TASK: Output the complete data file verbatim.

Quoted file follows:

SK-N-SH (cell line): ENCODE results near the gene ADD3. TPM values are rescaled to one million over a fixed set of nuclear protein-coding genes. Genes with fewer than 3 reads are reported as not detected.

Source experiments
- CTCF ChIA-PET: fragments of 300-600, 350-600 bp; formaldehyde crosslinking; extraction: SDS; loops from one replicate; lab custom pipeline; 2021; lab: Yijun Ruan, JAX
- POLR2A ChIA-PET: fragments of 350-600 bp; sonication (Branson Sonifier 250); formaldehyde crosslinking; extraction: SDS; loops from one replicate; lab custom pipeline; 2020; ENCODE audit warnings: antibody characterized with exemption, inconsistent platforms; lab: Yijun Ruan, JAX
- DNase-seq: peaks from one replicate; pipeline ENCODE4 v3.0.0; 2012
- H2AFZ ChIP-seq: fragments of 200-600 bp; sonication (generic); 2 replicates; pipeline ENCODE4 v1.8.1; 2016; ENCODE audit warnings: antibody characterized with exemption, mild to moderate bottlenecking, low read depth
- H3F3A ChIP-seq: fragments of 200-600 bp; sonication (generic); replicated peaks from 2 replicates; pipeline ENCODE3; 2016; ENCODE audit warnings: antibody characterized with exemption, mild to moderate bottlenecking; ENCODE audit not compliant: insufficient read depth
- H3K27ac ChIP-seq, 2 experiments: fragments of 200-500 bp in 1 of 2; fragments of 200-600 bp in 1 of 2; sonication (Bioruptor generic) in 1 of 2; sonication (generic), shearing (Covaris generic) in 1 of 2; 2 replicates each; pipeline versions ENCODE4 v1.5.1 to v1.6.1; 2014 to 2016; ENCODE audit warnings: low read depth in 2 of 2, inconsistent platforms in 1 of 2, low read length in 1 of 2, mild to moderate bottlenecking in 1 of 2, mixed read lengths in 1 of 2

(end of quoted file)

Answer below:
SK-N-SH (cell line): ENCODE results near the gene ADD3. TPM values are rescaled to one million over a fixed set of nuclear protein-coding genes. Genes with fewer than 3 reads are reported as not detected.

Source experiments
- CTCF ChIA-PET: fragments of 300-600, 350-600 bp; formaldehyde crosslinking; extraction: SDS; loops from one replicate; lab custom pipeline; 2021; lab: Yijun Ruan, JAX
- POLR2A ChIA-PET: fragments of 350-600 bp; sonication (Branson Sonifier 250); formaldehyde crosslinking; extraction: SDS; loops from one replicate; lab custom pipeline; 2020; ENCODE audit warnings: antibody characterized with exemption, inconsistent platforms; lab: Yijun Ruan, JAX
- DNase-seq: peaks from one replicate; pipeline ENCODE4 v3.0.0; 2012
- H2AFZ ChIP-seq: fragments of 200-600 bp; sonication (generic); 2 replicates; pipeline ENCODE4 v1.8.1; 2016; ENCODE audit warnings: antibody characterized with exemption, mild to moderate bottlenecking, low read depth
- H3F3A ChIP-seq: fragments of 200-600 bp; sonication (generic); replicated peaks from 2 replicates; pipeline ENCODE3; 2016; ENCODE audit warnings: antibody characterized with exemption, mild to moderate bottlenecking; ENCODE audit not compliant: insufficient read depth
- H3K27ac ChIP-seq, 2 experiments: fragments of 200-500 bp in 1 of 2; fragments of 200-600 bp in 1 of 2; sonication (Bioruptor generic) in 1 of 2; sonication (generic), shearing (Covaris generic) in 1 of 2; 2 replicates each; pipeline versions ENCODE4 v1.5.1 to v1.6.1; 2014 to 2016; ENCODE audit warnings: low read depth in 2 of 2, inconsistent platforms in 1 of 2, low read length in 1 of 2, mild to moderate bottlenecking in 1 of 2, mixed read lengths in 1 of 2